V2550. MISRA. Floatingpoint values should not be tested for equality or inequality.
This diagnostic rule is based on the software development guidelines developed by MISRA (Motor Industry Software Reliability Association).
This rule applies only to C++.
When comparing values of real types for equality or nonequality, the results may vary depending on the processor being used and compiler settings.
Example of noncompliant code:
const double PI_div_2 = 1.0;
const double sinValue = sin(M_PI / 2.0);
if (sinValue == PI_div_2) { .... }
To compare values of real types correctly, either use the predefined constant 'std::numeric_limits<float>::epsilon()' or 'std::numeric_limits<double>::epsilon()' or create your own constant 'Epsilon' of custom precision.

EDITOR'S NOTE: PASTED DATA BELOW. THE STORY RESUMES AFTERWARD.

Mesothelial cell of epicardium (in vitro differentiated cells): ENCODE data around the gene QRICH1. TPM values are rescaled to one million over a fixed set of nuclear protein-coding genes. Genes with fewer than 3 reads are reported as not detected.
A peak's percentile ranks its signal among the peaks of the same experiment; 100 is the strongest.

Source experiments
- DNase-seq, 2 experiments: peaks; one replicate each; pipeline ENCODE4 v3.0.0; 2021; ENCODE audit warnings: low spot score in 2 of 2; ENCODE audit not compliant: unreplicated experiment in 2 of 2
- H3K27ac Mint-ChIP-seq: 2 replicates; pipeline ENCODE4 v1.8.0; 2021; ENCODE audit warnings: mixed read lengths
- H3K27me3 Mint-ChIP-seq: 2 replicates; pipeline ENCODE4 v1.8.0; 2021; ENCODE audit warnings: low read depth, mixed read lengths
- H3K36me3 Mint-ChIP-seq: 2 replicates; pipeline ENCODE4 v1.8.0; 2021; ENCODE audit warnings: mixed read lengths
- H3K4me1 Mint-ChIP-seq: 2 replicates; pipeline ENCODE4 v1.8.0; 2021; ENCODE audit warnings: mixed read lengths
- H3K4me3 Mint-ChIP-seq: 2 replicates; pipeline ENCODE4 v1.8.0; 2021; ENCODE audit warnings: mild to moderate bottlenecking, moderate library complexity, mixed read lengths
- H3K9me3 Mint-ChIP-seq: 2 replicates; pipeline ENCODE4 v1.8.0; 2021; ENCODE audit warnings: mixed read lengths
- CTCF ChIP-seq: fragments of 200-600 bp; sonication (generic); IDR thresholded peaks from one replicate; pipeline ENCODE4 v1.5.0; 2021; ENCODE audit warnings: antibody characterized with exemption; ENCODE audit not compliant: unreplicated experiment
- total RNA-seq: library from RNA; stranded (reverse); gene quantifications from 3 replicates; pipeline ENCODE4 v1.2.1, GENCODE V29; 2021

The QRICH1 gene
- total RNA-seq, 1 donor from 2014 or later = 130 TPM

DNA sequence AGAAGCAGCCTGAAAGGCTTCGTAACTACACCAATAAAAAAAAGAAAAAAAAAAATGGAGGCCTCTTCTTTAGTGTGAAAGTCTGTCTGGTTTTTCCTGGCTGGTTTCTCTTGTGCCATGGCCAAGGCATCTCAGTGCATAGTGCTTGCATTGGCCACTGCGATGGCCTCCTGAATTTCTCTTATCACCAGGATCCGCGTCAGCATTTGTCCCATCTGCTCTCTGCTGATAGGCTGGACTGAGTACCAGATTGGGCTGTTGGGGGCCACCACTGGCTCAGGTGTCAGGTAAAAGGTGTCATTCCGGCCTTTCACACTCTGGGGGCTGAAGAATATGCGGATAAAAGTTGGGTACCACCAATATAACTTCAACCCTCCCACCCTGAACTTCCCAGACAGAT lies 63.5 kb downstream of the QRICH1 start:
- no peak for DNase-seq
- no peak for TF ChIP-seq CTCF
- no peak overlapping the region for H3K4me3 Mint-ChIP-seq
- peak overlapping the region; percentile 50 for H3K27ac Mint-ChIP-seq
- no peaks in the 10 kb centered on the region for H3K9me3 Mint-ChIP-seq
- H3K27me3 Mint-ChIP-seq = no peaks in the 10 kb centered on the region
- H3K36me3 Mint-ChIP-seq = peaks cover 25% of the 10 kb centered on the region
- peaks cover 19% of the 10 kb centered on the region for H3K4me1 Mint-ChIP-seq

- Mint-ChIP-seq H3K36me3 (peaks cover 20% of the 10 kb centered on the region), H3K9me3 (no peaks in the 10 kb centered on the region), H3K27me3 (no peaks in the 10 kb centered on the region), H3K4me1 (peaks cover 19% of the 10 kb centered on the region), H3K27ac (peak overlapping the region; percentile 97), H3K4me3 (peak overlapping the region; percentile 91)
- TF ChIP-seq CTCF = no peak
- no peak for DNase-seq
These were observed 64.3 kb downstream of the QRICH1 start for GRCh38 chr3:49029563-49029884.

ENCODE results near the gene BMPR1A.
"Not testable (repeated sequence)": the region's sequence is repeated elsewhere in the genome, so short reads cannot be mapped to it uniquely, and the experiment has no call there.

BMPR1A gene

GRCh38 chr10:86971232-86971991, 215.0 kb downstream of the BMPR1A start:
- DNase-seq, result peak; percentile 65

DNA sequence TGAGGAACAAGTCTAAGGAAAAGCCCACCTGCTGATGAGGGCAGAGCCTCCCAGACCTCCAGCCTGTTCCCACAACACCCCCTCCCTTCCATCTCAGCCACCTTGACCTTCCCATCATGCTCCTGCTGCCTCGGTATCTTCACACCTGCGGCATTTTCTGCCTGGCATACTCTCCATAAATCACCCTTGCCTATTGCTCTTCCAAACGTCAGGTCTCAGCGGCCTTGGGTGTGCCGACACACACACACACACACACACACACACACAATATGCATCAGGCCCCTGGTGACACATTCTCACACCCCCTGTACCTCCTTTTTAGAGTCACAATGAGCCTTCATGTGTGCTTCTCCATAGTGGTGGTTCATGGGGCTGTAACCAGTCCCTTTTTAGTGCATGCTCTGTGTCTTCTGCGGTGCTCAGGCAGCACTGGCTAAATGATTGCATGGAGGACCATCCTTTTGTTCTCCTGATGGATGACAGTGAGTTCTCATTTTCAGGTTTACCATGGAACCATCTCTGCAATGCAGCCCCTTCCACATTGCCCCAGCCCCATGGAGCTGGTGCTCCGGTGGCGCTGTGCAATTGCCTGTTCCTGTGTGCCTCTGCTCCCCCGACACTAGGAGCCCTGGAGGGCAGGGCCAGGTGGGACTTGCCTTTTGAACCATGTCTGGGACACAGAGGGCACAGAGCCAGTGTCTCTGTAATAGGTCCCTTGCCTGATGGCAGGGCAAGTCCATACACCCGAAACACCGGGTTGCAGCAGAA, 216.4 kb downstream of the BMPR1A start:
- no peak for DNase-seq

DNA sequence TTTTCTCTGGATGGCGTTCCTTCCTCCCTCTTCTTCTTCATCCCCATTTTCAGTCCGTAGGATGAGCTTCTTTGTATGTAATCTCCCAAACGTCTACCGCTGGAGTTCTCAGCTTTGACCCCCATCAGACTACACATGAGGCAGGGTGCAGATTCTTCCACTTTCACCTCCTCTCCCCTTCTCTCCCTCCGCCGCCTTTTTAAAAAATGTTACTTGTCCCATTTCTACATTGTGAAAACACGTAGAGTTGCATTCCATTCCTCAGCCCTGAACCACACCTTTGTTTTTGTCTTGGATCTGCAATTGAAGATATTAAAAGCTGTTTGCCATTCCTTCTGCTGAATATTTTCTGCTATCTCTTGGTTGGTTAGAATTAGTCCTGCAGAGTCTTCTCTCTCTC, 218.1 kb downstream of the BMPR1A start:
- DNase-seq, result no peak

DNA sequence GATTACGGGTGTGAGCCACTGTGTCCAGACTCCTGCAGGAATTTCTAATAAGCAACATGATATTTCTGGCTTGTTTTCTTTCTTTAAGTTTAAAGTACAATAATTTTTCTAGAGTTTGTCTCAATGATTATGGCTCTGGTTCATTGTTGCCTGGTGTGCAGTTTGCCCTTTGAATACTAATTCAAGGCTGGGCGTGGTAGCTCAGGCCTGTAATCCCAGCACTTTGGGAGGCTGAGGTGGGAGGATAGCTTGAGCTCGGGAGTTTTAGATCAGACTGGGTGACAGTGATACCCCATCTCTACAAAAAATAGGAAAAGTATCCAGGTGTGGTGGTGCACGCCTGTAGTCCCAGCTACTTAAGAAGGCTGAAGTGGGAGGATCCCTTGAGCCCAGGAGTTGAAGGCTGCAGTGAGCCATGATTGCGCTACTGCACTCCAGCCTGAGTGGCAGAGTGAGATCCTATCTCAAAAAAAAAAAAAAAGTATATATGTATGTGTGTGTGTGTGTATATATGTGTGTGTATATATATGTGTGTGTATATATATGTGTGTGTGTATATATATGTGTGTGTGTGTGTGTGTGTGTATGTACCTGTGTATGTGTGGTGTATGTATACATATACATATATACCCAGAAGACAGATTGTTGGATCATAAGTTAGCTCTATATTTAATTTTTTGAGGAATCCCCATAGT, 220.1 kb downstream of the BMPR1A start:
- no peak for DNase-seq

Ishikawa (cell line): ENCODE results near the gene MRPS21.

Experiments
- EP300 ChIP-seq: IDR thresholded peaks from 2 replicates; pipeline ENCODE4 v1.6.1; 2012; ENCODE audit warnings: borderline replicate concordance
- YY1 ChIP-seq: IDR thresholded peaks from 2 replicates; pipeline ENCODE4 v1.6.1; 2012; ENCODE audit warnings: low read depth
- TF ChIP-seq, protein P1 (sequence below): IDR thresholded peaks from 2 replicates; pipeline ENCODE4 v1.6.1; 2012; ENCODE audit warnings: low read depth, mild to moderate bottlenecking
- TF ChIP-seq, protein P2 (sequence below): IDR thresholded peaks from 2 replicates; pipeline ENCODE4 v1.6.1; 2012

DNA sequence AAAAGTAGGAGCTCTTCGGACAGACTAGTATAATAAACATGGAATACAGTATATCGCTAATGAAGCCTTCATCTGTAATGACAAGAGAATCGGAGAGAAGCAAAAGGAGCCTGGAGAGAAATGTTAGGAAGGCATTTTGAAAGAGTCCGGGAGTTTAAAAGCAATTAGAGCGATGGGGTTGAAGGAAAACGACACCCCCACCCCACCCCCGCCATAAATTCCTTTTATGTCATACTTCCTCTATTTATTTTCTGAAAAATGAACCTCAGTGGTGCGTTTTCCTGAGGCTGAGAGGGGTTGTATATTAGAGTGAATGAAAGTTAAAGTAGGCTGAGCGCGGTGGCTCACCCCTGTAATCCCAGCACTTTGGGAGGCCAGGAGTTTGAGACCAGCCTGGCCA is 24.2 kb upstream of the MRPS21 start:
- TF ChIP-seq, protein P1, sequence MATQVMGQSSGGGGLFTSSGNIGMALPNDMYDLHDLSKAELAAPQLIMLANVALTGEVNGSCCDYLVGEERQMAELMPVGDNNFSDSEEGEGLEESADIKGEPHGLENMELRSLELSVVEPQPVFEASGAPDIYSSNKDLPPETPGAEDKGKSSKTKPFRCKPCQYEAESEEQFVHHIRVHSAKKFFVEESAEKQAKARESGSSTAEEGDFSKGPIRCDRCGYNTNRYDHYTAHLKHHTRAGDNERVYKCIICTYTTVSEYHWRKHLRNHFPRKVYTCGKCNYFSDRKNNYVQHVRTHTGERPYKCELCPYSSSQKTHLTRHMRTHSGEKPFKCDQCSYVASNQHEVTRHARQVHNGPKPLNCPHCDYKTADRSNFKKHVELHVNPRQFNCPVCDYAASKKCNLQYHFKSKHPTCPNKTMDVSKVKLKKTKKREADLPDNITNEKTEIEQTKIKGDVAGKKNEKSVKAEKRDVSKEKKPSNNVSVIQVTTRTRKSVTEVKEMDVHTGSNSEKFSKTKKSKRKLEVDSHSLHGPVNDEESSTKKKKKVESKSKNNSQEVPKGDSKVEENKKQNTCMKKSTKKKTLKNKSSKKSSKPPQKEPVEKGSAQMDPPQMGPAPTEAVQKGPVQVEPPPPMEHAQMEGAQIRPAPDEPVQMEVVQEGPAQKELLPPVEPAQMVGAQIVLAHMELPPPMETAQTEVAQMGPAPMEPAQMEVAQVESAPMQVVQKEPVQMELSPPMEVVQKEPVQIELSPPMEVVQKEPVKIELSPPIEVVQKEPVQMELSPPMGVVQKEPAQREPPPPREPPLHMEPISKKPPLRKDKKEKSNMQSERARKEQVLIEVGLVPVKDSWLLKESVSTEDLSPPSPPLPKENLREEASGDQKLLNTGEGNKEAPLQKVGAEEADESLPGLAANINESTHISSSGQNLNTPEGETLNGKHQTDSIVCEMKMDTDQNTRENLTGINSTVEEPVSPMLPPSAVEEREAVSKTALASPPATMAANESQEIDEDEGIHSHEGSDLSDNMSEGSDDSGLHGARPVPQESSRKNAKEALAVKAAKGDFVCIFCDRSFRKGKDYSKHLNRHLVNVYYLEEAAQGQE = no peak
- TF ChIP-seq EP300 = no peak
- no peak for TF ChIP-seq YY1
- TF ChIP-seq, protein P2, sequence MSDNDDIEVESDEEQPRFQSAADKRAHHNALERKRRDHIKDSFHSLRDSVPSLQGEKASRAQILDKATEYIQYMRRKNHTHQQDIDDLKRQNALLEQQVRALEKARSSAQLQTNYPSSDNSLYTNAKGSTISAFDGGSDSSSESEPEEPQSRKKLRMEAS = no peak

Fixed code:
const double PI_div_2 = 1.0;
const double sinValue = sin(M_PI / 2.0);
// equality
if (fabs(a  b) <= std::numeric_limits<double>::epsilon()) { .... };
// inequality
if (fabs(a  b) > std::numeric_limits<double>::epsilon()) { .... };
In some cases, it is allowed to compare two real numbers using the '==' or '!=' operator, for example, when checking a variable for a known value:
bool foo();
double bar();
double val = foo() ? bar() : 0.0;
if (val == 0.0) { .... }
The analyzer does not issue the warning if a value is compared with itself. Such a comparison is useful to check a variable for NaN:
bool isnan(double value) { return value != value; }
However, a better style is to implement this check through the 'std::isnan' function.
This diagnostic is classified as: